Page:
Facebook may have five times as many users, but Twitter now plays a vital role in how news spreads.
You can see the scale of Twitter's influence in a visualization showing tweets relating to the unrest in Ferguson, Missouri after Michael Brown was shot and killed by local police officer Darren Wilson. Twitter's data team created the following map based on mentions of the city and other related key words. Watch as Ferguson spreads from a local, to a national, and then an international news story in a matter of days.
As The Atlantic points out, the greatest amount of activity seems to have occurred following the arrests of journalists Wesley Lowery and Ryan Reilly on Wednesday. That spike in activity is also evident in this chart from Twitter user Patrick Ruffini:
— Patrick Ruffini (@PatrickRuffini) August 14, 2014
Twitter has been central to the conflict in Ukraine. It's ability to influence events and perspectives -- for better or worse -- was also evident in the aftermath of the Sandy Hook shooting and the Boston Marathon bombing.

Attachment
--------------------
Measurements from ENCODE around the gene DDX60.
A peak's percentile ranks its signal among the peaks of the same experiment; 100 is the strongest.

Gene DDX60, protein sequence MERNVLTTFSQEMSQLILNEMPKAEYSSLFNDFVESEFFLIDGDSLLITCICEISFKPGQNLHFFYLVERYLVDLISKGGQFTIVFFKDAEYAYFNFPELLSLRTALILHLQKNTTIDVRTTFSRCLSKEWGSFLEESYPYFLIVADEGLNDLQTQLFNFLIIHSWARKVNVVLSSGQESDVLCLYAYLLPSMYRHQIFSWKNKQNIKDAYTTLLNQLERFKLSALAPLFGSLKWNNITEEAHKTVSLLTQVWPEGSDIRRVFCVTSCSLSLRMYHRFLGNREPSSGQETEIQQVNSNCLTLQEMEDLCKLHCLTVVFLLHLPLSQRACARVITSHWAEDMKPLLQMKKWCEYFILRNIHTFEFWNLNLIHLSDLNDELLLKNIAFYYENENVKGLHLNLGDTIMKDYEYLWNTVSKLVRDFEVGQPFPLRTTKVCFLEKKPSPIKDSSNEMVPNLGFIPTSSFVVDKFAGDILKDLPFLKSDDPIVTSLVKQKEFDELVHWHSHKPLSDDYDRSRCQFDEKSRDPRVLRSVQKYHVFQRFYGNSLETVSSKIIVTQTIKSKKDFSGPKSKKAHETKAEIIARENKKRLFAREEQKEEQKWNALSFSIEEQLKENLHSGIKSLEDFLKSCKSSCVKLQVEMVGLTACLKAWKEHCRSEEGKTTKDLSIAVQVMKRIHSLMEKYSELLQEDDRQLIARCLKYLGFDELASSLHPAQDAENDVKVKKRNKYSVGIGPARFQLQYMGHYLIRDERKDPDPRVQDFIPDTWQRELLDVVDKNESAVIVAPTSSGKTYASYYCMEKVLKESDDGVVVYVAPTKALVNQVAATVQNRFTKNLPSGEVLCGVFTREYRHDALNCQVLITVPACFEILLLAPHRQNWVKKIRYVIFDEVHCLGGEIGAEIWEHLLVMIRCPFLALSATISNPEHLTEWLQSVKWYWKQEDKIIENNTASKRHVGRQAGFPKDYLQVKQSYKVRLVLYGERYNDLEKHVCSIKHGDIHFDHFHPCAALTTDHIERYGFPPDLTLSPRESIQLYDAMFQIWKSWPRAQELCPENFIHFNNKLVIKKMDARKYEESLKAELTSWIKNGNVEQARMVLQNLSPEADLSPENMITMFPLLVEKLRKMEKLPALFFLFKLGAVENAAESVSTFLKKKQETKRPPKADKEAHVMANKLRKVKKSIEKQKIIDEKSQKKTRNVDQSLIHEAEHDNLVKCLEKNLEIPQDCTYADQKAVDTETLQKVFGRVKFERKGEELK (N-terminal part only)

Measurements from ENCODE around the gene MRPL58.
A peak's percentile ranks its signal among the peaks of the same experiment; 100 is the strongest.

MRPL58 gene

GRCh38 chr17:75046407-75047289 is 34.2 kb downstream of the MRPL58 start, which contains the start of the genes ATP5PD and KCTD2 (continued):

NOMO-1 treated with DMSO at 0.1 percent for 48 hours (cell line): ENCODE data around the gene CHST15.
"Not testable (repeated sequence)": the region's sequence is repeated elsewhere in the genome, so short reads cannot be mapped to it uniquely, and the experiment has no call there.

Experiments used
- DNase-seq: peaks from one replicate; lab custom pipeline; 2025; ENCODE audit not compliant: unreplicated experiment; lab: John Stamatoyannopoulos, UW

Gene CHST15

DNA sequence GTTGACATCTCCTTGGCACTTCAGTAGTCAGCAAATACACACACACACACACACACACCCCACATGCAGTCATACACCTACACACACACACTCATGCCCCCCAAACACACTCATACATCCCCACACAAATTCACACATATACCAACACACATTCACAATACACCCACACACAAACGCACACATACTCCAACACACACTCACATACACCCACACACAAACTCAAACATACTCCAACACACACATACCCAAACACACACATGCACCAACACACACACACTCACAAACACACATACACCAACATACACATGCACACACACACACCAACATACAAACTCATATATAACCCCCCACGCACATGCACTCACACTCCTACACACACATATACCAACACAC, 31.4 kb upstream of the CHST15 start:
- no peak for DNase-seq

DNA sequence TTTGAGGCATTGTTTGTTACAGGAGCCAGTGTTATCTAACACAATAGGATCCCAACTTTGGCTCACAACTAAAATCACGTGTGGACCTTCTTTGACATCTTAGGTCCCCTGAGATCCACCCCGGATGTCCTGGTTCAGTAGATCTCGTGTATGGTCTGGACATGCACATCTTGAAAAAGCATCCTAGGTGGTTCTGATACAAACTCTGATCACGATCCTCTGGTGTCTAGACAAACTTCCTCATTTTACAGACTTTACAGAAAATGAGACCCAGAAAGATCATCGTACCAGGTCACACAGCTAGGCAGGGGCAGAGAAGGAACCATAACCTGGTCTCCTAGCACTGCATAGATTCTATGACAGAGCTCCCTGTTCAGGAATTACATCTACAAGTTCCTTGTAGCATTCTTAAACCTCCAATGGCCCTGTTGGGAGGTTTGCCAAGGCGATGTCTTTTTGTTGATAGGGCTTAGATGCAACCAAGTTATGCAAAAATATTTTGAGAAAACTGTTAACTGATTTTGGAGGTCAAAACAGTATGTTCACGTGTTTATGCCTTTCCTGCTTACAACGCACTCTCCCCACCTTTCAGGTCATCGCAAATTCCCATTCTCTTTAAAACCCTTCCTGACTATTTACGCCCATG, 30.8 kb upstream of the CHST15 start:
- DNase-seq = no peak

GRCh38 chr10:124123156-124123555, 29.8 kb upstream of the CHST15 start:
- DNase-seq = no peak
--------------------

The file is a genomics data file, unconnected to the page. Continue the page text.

In the case of Ferguson, news and commentary was spread though the use of several hashtags, some of which have disseminated many of the conflict's most iconic images.
— Frank Matt (@fxmatt4) August 12, 2014
— Megan Sims (@The_Blackness48) August 14, 2014
— Alice Speri (@alicesperi) August 13, 2014
— I Am Who I Am (@King_Ghidorah5) August 11, 2014
#myblacklifemattersbecause all black life matters!
— Broderick (@BroderickGreer) August 14, 2014
— Lisette Titre (@zette16) August 14, 2014
#myBlacklifemattersbecause it's a life. Period.
— Hailz (@love_haile) August 14, 2014